Polyarchy and Contestation Scales

Research project

The Polyarchy and Contestation Scales measure the level of the contestation dimension of polyarchy in independent states. The dataset was compiled by Michael Coppedge and Wolfgang Reinicke, and has been used in several studies of democratisation, e.g. Coppedge (1997).


Polyarchy and Contestation Scales

Polyarchy and Contestation Scales


Polyarchy and Contestation Scales


SPSS, Excel


1985, 2000


196 countries

Last reviewed


Data types and sources

Expert-coded variables, based on a number of sources. The only source of information for the 2000 data was the US State Department’s Country Reports on Human Rights from 2001; multiple sources of information were used for the 1985 data. The data for 1985 are coded by Michael Coppedge and Wolfgang Reinicke, while the data for 2000 were coded by graduate and undergraduate students at the University of Notre Dame.

Data download

Polyarchy and Contestation Scales


The dataset sets out to measure levels of the contestation dimension of polyarchy in independent countries worldwide. It consists of 13 variables that measure media pluralism, fairness of elections and other characteristics associated with the concept of democracy/polyarchy. Based on these variables, two scales (from 1 to 9) indicate the level of contestation and polyarchy in countries around the world.

Geographical coverage

The dataset covers 196 countries.

Time coverage and updates

Years covered: 1985 and 2000. Updates are planned, but on an irregular schedule.


The dataset is described in Coppedge and Reinicke (1990). Variable labels, interpretation, coding criteria, and information about the coding and the scales are also provided in the excel-formatted data document.

Access conditions and cost

Available free of charge.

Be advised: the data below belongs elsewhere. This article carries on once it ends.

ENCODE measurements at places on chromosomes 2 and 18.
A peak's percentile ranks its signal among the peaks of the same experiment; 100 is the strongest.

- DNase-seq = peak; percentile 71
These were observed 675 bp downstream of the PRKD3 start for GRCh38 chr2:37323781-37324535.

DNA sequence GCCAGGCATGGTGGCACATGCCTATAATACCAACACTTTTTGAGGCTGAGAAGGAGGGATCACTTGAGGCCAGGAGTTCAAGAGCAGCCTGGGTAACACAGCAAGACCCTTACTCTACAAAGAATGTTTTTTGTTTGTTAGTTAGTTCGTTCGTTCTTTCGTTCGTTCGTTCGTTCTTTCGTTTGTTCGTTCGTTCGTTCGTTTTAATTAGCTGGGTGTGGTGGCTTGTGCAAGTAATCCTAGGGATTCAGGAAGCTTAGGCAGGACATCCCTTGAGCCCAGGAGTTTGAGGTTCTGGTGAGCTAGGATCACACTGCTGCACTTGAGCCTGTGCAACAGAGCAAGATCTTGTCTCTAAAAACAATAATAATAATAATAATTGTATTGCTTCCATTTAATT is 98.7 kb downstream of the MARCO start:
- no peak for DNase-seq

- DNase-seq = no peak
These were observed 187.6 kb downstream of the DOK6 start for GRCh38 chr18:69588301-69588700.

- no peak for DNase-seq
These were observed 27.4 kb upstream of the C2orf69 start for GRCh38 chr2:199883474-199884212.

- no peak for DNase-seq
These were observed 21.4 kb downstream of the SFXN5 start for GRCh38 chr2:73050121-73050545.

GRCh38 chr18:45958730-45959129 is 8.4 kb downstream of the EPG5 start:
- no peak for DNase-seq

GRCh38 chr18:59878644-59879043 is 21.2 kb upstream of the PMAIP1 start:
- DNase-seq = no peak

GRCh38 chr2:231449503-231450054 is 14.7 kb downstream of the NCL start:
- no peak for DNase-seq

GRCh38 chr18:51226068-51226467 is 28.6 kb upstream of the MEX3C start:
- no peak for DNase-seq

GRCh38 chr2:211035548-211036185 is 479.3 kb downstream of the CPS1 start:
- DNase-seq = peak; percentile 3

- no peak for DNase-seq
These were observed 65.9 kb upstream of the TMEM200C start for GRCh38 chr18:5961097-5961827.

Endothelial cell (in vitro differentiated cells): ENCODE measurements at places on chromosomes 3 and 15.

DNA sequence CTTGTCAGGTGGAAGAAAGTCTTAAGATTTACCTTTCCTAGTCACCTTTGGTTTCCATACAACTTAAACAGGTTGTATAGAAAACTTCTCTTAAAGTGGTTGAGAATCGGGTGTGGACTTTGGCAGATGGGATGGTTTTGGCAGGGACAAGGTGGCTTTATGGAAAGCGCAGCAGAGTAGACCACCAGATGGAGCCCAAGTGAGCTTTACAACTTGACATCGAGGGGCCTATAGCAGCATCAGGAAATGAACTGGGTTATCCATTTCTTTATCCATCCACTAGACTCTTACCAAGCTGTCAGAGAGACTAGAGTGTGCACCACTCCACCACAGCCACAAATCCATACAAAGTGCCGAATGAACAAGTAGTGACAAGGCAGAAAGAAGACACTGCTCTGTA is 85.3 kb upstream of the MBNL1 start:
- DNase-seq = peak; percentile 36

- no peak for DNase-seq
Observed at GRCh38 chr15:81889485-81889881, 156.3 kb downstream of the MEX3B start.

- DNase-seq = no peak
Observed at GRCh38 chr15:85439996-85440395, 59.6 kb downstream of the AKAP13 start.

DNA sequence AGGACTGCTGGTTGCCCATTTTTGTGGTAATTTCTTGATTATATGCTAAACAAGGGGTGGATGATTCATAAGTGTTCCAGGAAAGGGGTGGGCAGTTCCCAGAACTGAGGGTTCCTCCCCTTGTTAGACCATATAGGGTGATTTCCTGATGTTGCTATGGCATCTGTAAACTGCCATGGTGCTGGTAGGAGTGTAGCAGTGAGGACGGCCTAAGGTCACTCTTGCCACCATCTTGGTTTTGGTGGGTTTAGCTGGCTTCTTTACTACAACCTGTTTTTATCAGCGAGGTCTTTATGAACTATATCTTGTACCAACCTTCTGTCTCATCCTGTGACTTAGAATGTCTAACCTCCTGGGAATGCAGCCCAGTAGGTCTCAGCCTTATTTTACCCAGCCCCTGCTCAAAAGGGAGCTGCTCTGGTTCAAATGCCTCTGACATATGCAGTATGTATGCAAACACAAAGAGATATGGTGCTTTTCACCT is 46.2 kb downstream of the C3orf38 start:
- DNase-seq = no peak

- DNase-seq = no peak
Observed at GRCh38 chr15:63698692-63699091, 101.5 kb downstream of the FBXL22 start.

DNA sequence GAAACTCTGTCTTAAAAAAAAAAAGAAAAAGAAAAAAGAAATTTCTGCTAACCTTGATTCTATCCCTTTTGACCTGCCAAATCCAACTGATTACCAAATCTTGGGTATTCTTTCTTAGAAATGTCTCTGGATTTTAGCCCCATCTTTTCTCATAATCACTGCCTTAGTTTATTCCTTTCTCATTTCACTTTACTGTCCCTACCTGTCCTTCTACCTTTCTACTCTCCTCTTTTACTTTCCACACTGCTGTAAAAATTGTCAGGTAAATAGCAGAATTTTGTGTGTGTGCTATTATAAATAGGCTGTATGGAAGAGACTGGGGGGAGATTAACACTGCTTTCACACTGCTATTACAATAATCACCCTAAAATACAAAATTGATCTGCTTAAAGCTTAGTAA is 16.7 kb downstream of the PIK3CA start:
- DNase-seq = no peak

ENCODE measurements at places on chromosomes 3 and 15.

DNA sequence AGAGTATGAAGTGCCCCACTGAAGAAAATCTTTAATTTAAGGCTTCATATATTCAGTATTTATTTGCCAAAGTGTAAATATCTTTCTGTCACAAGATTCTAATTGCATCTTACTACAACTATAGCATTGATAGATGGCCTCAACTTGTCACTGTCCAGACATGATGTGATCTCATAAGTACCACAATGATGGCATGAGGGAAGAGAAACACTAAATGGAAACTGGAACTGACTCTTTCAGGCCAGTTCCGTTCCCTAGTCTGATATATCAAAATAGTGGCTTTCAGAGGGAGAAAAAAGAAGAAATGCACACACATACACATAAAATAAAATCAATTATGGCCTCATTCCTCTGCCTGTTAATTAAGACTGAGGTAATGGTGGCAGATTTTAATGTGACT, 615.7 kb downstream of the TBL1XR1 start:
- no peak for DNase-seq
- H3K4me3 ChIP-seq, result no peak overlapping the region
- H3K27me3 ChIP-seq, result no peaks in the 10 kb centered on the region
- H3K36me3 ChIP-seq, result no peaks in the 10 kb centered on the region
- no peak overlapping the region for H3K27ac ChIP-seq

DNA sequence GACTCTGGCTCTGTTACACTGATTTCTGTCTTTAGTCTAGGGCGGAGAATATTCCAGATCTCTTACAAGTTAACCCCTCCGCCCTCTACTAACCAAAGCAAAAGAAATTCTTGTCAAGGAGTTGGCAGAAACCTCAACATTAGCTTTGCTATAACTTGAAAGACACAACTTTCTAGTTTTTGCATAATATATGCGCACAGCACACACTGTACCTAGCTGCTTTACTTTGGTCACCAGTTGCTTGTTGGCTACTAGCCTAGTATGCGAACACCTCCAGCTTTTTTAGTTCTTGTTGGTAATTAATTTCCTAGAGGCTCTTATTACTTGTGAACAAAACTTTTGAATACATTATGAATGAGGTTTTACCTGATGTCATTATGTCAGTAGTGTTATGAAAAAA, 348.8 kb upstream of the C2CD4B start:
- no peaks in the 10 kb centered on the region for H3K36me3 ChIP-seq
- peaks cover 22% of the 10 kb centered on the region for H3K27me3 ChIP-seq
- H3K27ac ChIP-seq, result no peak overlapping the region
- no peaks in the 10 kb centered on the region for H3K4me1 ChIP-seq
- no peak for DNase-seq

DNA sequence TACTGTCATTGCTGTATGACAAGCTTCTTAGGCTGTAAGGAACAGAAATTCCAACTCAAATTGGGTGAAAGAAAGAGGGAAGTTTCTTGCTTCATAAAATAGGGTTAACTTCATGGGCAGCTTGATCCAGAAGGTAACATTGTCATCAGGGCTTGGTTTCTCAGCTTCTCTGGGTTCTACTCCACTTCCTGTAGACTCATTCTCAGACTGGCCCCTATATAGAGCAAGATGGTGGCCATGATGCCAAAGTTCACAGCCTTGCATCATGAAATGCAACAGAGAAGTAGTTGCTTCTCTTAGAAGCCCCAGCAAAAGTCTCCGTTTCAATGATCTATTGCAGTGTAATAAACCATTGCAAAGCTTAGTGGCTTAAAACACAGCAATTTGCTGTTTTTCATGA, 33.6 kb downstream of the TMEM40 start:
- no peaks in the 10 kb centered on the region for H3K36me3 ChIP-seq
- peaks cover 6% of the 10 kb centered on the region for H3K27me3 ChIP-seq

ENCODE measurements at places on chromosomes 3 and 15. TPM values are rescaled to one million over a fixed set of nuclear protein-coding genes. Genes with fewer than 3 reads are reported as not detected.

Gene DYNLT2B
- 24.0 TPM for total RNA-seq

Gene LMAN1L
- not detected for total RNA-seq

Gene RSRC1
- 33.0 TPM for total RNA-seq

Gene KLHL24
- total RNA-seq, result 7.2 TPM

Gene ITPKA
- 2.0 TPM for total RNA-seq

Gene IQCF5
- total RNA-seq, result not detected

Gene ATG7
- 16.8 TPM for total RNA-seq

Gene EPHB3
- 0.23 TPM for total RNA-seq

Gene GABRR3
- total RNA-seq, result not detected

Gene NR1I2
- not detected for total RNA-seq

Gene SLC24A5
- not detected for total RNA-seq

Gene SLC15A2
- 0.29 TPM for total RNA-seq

Access procedures

Predefined table.

Data formats

SPSS and Excel.

Comparability and data quality

Not examined. See Munck and Verkuilen (2002) and Chapter 5 in Rydland et al. (2008) for a general discussion of democracy indices. However, the fact that data only exists for two years and that it is uncertain whether it will be updated, is a disadvantage for this dataset. So is the lack of documentation of sources. Other indices of democracy are more consistent on these areas (e.g., Polity IV, ACLP, Freedom in the World).


Coppedge, Michael, and Wolfgang Reinicke. 1990. “Measuring polyarchy”. Studies in Comparative International Development 25 (1): 51-72.

Coppedge, Michael. 1997. “Modernization and thresholds of democracy: evidence for a common path and process”. In Inequality, Democracy, and Economic Development, ed. Manus Midlarsky. New York: Cambridge University Press.

Munck, Gerardo L., and Jay Verkuilen. 2002. “Conceptualizing and measuring democracy: evaluating alternative indices”. Comparative Political Studies 35 (February): 5-34.

Rydland, Lars Tore, Sveinung Arnesen and Åse Gilje Østensen. 2008. Contextual data for the European Social Survey. An Overview and assessment of extant resources. NSD Report No.124, Norwegian Social Science Data Services (NSD).